Background: Depressive symptoms are highly prevalent, present in heterogeneous symptom patterns, and share diverse neurobiological underpinnings. Understanding the links between psychopathological symptoms and biological factors is critical in elucidating its etiology and persistence. We aimed to evaluate the utility of using symptom-brain network models to parse the heterogeneity of depressive complaints in a large adolescent sample. Methods: We used data from the third wave of the IMAGEN study, a multi-center panel cohort study involving 1317 adolescents (52.49 % female, mean ± SD age = 18.5 ± 0.7). Two network models were estimated: one including an overall depressive symptom severity sum score based on the Adolescent Depression Rating Scale (ADRS), and one incorporating individual ADRS item scores. Both networks included measures of cortical thickness in several regions (insula, cingulate, mOFC, fusiform gyrus) and hippocampal volume derived from neuroimaging. Results: The network based on individual item scores revealed associations between cortical thickness measures and specific depressive complaints, obscured when using an aggregate depression severity score. Notably, the insula's cortical thickness showed negative associations with cognitive dysfunction (partial cor. = −0.15); the cingulate's cortical thickness showed negative associations with feelings of worthlessness (partial cor. = −0.10), and mOFC was negatively associated with anhedonia (partial cor. = −0.05). Limitations: This cross-sectional study relied on the self-reported assessment of depression complaints and used a non-clinical sample with predominantly healthy participants (19 % with depression or sub-threshold depression). Conclusions: This study showcases the utility of network models in parsing heterogeneity in depressive complaints, linking individual complaints to specific neural substrates. We outline the next steps to integrate neurobiological and cognitive markers to unravel MDD's phenotypic heterogeneity.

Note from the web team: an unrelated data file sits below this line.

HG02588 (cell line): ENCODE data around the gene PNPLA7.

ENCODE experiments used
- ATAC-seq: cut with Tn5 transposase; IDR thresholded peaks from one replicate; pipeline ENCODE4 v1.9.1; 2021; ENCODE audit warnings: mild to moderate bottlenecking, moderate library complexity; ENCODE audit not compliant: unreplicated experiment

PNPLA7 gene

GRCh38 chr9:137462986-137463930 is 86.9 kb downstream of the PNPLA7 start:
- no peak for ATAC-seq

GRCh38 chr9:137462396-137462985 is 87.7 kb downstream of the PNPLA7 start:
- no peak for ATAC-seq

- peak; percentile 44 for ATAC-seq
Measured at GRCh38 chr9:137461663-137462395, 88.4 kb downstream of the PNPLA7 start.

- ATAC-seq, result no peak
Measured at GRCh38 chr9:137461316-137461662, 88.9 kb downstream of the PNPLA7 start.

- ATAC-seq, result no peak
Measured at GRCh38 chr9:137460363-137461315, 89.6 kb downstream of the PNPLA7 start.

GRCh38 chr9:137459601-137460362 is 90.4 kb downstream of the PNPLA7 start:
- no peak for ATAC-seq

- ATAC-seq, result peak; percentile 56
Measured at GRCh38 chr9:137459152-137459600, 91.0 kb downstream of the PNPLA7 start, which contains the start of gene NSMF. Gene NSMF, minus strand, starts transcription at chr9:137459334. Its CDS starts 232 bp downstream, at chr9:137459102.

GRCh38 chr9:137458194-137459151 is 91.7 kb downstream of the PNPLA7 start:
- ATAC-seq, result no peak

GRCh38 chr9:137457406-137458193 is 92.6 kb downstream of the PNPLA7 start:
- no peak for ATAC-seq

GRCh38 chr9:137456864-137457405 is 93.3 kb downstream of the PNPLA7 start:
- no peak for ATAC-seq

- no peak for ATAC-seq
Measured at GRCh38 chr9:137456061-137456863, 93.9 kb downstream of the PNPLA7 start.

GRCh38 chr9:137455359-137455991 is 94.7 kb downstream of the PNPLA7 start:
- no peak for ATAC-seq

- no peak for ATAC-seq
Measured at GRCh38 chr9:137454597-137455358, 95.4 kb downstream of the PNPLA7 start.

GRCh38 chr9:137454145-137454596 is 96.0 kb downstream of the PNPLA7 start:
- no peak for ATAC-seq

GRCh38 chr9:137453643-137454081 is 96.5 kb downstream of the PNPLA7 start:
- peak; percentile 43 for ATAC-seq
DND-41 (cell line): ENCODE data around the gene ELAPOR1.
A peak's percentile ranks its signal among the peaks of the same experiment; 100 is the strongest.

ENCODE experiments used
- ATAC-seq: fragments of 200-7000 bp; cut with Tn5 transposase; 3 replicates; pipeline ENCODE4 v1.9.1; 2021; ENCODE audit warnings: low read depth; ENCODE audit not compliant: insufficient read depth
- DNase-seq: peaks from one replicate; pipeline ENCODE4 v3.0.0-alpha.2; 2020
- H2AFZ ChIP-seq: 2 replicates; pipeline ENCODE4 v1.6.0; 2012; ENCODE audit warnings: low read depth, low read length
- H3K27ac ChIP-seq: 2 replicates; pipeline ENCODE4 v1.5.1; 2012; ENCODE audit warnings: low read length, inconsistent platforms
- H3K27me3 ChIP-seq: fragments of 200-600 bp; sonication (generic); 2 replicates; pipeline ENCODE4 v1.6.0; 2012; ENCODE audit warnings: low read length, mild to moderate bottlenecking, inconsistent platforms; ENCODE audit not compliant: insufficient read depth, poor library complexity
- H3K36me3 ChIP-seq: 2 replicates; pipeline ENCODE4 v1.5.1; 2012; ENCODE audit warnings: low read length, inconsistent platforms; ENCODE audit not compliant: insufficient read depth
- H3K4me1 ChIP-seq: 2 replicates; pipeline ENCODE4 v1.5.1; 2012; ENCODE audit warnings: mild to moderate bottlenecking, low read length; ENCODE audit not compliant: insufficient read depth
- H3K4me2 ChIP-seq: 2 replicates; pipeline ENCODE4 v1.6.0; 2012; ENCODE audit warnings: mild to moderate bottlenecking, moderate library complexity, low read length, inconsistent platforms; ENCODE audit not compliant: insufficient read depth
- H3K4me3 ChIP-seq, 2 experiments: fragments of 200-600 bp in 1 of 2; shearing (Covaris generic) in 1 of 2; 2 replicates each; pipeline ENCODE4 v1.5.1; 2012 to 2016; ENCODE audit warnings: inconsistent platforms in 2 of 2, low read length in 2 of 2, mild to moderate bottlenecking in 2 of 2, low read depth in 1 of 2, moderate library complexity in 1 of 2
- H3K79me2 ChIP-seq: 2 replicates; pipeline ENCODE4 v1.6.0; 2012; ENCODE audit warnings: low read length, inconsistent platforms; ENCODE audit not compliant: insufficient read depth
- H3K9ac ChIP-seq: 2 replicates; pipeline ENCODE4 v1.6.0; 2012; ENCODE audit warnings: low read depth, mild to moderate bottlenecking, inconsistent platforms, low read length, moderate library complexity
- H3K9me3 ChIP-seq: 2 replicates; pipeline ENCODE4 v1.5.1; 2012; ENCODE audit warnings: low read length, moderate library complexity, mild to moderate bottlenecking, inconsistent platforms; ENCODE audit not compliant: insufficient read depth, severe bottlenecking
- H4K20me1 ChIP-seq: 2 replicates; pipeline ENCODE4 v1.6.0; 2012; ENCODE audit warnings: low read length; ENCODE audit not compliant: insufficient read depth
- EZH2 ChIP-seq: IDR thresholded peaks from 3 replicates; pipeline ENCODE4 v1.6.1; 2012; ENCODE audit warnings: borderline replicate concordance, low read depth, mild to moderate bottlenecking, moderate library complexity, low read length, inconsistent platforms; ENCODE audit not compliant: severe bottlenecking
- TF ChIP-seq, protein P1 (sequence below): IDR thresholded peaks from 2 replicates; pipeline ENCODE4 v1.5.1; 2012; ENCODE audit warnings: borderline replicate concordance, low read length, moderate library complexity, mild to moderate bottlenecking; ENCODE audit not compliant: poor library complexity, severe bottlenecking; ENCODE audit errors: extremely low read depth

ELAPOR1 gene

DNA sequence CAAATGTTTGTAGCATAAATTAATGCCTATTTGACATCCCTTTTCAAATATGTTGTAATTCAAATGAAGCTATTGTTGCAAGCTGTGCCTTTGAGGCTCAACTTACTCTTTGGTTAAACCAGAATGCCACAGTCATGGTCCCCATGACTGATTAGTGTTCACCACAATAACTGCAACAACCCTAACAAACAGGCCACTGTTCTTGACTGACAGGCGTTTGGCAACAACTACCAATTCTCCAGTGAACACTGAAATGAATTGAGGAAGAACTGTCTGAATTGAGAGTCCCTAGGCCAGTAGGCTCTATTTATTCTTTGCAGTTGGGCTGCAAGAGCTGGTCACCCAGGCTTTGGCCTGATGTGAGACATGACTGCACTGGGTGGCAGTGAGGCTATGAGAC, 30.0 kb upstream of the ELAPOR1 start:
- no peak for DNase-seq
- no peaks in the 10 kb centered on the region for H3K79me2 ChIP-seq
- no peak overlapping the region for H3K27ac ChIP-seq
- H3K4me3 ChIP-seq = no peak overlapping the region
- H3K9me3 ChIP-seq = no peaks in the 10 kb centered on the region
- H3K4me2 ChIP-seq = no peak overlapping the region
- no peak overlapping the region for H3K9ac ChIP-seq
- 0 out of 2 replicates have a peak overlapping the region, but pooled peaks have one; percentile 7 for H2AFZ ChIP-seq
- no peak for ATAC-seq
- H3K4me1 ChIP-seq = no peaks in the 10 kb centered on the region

Original languageEnglish
Pages (from-to)140-144
Number of pages5
JournalJournal of Affective Disorders
Early online date14 May 2024
Publication statusE-pub ahead of print - 14 May 2024


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